When a team from the Public Service Commission turned up at Mbiriyadi Primary School in Nyanga for a staff audit and headcount three years ago, the head handed them attendance registers. Hawk-eyed officials quickly spotted an anomaly.
Names of pupils were repeated in several grades, creating ghost pupils that raised the pupil enrolment to 240, to justify a staff complement of six teachers, the auditors found. The school’s actual enrolment level was 109 pupils.
Government regulations stipulate teaching staff ratios of 1:40 for primary schools and 1:33 for secondary schools.
The rules also require heads of schools with less than 281 pupils to take on some teaching duties.
To get around this, heads at schools such as Gunde in Buhera, Majiji in Bubi, Gumira and Ngaone in Chipinge as well as Somvubu Secondary School in Bubi, devised a plan.
They requisitioned technical-vocational teachers knowing fully well that their schools did not have the equipment and capacity to offer these subjects.
Once deployed to the schools, the technical-vocational teachers were used to take classes that the school heads should have taken.
These are just some examples of the absurdities unearthed by the Public Service Commission’s 2015 audit, ordered by government as it battled a burgeoning wage bill, at a time when revenues were falling.
At the time of the audit, conducted between February and April 2015, government employed 3 463 youth officers. The youth officers could not be found at their workstations, but “they later surfaced for the purpose of enumeration,” according to the audit report.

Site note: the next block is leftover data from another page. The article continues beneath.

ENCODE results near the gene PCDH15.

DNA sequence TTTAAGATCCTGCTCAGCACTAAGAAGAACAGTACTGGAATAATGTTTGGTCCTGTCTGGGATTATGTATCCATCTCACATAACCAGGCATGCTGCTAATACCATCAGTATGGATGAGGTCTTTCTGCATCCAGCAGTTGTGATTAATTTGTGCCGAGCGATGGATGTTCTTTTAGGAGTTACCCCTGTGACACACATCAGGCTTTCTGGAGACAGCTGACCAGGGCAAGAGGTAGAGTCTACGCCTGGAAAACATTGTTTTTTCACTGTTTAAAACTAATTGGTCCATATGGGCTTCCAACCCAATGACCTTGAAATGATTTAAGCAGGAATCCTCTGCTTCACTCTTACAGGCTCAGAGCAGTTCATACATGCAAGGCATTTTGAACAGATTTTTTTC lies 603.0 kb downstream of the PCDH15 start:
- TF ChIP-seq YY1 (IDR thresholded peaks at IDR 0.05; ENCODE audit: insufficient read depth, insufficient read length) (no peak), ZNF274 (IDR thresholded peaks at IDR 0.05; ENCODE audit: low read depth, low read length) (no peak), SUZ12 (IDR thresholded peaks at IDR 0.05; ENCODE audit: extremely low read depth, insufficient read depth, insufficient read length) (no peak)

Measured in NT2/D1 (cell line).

“Information gathered indicates that some of these youth officers might be gainfully employed elsewhere.”
Despite a high concentration of youth officers in urban wards, five in each, “there was no evidence of specific projects youth officers were undertaking,” the report adds.
It also noted duplication of functions, with the same government also deploying ward development coordinators under the Ministry of Women’s Affairs, Gender and Community Development, whose projects the auditors found to be ‘more visible.’
“In rural wards, most youth officers operate in the same ward where there are extension workers from other ministries. During the audit, evidence gathered indicated that youth officers claim ownership of projects initiated and managed by other extension workers at ward level,” the audit found.
As if that was not enough, a total of 121 agricultural extension workers were found to be deployed in non-agricultural urban areas.
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